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Pickleball injuries projected to account for $377 million this year

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As pickleball surges in popularity, so do the costs for treating injured players — to the projected tune of $377 million this year alone in the U.S., according to a new analyst estimate from UBS

But it doesn’t have to be this way, says Dr. Sanjay Saint, co-author of “Pickleball for Life: Prevent Injury, Play Your Best, & Enjoy the Game” (Michigan Publishing Services, 2023).

The UBS report has generated lots of buzz, which is perhaps no surprise given that pickleball, a game that shares elements of tennis, ping-pong and badminton, is often described as the fastest-growing sport in the country. Nearly 9 million Americans are now playing the game, the Sports & Fitness Industry Association reports — an astounding year-over-year increase of 85.7%. 

But the increase in medical costs is even more dramatic: The UBS report says the $377 million figure represents a 156% spike over the previous year.

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Saint, a professor of internal medicine at the University of Michigan and chief of medicine at the VA Ann Arbor Healthcare System, is a self-described pickleball addict who’s no stranger to being injured. He says his playing has resulted in numerous medical problems, from pulled calf and groin muscles to plantar fasciitis, an inflammation of the band of tissue at the bottom of the foot.

MarketWatch spoke with Saint on Tuesday to get his reaction to the UBS report and see what he advises when it comes to staying safe on the pickleball court.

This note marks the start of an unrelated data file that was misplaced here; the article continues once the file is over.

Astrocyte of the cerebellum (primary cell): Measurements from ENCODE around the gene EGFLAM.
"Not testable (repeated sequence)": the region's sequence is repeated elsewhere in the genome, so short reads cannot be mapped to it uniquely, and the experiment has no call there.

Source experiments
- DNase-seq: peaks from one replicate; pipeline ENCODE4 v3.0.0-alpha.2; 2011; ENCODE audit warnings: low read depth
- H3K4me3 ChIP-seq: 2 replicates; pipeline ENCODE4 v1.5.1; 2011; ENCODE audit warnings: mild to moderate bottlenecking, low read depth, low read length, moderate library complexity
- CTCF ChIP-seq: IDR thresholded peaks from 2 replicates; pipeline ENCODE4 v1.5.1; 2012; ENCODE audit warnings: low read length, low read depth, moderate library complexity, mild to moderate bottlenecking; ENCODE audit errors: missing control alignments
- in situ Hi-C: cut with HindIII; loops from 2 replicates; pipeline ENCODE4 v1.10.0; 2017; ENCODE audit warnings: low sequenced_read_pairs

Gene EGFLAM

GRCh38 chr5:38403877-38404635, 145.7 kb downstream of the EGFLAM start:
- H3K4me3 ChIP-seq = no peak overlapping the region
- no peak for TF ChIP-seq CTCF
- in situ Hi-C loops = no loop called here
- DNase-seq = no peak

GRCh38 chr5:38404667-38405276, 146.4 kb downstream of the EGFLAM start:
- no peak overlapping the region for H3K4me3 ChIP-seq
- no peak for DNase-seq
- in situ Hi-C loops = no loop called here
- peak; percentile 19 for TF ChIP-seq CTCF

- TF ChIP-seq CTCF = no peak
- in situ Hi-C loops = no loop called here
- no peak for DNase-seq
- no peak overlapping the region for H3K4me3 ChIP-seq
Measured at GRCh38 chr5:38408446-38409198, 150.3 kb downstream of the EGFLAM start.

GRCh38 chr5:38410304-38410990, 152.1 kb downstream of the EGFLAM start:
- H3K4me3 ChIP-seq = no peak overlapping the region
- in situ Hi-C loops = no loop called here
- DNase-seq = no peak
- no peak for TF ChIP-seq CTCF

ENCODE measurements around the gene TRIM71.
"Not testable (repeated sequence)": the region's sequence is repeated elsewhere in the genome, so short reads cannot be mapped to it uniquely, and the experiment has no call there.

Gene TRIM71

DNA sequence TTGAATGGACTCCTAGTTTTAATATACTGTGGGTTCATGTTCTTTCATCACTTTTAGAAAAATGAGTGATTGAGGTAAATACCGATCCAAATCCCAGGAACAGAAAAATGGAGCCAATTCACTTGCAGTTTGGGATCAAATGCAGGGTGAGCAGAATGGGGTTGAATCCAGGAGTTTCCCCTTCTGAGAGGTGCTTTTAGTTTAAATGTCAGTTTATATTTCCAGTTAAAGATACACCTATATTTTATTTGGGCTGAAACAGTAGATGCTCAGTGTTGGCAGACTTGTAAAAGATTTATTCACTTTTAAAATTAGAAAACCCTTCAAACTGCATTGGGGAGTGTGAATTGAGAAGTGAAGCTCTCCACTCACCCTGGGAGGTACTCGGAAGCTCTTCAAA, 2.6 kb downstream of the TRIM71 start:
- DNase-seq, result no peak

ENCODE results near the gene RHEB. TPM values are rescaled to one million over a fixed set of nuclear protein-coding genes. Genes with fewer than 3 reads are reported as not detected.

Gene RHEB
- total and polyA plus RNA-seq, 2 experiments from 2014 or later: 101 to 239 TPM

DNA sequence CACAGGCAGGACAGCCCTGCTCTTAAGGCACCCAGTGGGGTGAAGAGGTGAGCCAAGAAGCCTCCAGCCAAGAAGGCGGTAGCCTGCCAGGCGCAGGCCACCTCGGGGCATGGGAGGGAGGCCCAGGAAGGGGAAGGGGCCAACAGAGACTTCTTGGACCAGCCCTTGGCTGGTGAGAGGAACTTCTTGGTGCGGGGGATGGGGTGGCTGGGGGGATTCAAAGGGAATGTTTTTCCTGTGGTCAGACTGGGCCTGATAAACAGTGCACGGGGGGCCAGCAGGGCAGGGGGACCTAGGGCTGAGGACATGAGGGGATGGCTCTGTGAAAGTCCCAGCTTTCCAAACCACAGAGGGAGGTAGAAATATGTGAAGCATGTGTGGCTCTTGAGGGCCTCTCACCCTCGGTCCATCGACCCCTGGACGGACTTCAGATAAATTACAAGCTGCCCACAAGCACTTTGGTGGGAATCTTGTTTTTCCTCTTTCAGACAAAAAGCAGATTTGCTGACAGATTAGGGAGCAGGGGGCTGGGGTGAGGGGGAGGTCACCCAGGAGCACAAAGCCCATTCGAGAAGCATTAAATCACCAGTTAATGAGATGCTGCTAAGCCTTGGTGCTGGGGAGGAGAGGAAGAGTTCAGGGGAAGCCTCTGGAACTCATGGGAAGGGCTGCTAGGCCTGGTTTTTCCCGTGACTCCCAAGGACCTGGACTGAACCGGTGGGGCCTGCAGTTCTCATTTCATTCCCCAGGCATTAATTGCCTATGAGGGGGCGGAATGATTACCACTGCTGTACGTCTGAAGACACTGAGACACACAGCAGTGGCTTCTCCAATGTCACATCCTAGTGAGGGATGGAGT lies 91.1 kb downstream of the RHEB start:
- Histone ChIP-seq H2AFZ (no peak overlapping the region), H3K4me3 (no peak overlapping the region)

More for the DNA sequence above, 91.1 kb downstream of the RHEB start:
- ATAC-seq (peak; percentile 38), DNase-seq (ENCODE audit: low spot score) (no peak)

Why are so many players getting injured?

Saint says he isn’t the least bit surprised by the UBS report’s findings. As he explains, part of the issue is that pickleball is a relatively accessible sport, which in turn means it attracts older players who may be more prone to injury. (The UBS report notes that 86% of pickleball-related emergency-room visits are among those age 60 and up.)

The other problem is how the game is played: While it’s a low-impact sport that is generally perceived as being not too taxing, it will require sudden bursts of energy — say, to chase a ball that’s landed close to the net. “That’s when you see lots of injuries occur,” Saint says. In effect, players think they can tackle what they often can’t. “Our minds think like we’re teenagers,” Saint adds.

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What type of injuries are we talking about?

As Saint’s own experience attests, lots of different things can happen. In particular, strains of the hamstring, lower back and Achilles tendon are common, Saint says. And a tear of the Achilles tendon is really bad news, Saint says: “That’s like a nine-month rehab.”

But another biggie is wrist-related injuries — strains, broken bones, etc. — from players trying to break a fall using their hands. Saint says they’re termed FOOSH injuries, as in Fall Onto an OutStretched Hand. Indeed, the UBS report says the wrist is the number-one body part injured in pickleball, accounting for 13.2% of problems.